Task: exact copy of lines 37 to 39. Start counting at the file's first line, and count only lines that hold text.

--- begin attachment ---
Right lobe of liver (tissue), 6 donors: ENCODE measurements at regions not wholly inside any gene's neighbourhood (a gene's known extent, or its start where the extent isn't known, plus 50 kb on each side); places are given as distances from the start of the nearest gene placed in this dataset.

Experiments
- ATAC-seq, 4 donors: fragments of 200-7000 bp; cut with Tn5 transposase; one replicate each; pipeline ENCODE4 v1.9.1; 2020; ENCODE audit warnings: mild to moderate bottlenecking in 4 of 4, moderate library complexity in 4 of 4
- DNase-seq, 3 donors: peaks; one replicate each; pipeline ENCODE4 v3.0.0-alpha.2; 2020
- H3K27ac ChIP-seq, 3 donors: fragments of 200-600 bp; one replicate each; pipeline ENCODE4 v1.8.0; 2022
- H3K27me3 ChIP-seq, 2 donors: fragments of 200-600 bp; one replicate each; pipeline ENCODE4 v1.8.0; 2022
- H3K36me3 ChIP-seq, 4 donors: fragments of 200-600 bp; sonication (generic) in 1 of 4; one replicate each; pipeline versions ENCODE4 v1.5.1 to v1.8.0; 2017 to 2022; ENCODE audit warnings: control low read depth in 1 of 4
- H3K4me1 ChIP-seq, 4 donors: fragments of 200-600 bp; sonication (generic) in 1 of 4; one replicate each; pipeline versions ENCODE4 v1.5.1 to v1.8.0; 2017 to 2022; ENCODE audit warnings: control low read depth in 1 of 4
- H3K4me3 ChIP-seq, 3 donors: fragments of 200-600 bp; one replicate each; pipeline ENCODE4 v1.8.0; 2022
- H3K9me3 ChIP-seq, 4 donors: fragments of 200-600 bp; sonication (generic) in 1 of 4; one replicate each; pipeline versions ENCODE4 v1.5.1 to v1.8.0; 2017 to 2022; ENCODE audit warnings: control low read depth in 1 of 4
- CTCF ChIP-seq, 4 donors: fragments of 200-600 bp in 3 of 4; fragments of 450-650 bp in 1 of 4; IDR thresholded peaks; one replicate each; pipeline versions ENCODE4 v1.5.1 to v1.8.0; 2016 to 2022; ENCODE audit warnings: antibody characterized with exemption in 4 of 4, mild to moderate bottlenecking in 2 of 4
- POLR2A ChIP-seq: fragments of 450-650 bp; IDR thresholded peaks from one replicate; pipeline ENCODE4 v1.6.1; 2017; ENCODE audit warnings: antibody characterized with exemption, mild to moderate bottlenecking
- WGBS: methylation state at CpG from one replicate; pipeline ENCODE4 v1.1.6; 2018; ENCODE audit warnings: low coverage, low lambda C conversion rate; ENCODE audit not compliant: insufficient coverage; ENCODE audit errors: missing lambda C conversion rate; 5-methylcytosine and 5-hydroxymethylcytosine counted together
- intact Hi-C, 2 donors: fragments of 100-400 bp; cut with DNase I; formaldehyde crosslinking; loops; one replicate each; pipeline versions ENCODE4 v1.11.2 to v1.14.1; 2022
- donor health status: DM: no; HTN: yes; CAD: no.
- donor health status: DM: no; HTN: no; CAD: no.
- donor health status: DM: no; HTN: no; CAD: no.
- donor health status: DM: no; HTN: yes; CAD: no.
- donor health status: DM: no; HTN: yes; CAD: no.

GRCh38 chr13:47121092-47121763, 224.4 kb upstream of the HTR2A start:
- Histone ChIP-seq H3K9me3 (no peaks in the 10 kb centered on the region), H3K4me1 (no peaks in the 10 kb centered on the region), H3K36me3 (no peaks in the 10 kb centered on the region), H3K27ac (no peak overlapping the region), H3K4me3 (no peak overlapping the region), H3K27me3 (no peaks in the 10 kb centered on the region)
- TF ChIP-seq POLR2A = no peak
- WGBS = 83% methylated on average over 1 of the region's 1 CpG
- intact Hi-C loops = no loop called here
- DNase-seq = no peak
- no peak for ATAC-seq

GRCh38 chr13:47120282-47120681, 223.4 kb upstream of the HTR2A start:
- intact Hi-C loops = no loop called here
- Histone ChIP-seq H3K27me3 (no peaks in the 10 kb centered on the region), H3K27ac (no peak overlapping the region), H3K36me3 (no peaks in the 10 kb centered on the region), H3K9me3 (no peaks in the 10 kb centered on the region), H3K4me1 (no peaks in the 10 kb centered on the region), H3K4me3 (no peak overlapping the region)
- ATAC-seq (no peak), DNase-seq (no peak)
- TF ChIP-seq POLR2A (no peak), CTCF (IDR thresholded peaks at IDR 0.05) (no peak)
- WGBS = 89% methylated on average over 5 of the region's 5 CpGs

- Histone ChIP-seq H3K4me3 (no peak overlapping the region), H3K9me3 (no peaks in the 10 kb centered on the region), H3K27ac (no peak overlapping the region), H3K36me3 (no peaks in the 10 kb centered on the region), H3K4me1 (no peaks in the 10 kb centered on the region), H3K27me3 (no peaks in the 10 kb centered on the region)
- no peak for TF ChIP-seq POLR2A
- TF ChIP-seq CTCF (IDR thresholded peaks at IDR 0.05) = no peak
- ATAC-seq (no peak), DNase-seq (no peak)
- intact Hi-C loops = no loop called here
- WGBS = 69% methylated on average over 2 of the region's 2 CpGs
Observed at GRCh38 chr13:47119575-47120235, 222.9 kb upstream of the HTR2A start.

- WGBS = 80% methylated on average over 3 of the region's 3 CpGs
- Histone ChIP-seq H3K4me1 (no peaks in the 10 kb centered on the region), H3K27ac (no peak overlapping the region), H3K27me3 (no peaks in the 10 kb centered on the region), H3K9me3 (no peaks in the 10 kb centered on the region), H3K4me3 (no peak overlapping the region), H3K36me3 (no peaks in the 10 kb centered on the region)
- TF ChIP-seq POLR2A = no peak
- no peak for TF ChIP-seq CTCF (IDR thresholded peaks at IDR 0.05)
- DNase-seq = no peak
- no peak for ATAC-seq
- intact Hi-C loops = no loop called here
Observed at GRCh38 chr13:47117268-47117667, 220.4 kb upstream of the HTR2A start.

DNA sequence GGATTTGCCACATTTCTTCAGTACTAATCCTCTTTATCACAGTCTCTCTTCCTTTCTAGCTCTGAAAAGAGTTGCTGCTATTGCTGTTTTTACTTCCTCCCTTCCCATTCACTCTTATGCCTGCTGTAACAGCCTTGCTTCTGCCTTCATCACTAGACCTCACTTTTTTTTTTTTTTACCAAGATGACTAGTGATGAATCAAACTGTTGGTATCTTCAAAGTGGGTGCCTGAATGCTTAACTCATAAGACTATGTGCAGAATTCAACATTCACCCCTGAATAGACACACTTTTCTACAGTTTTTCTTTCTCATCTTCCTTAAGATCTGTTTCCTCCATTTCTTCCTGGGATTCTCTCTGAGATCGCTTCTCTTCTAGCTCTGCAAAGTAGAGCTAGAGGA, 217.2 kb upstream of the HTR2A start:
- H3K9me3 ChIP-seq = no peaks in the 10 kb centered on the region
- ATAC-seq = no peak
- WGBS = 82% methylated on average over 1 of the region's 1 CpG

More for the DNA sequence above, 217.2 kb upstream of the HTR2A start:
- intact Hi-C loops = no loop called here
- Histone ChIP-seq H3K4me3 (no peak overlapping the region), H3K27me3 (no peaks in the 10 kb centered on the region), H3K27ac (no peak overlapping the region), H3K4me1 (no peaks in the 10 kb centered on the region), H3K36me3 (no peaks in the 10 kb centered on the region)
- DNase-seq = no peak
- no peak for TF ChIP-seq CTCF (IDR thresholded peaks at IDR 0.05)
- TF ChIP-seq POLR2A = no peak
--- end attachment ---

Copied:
- intact Hi-C loops = no loop called here
- WGBS = 69% methylated on average over 2 of the region's 2 CpGs
Observed at GRCh38 chr13:47119575-47120235, 222.9 kb upstream of the HTR2A start.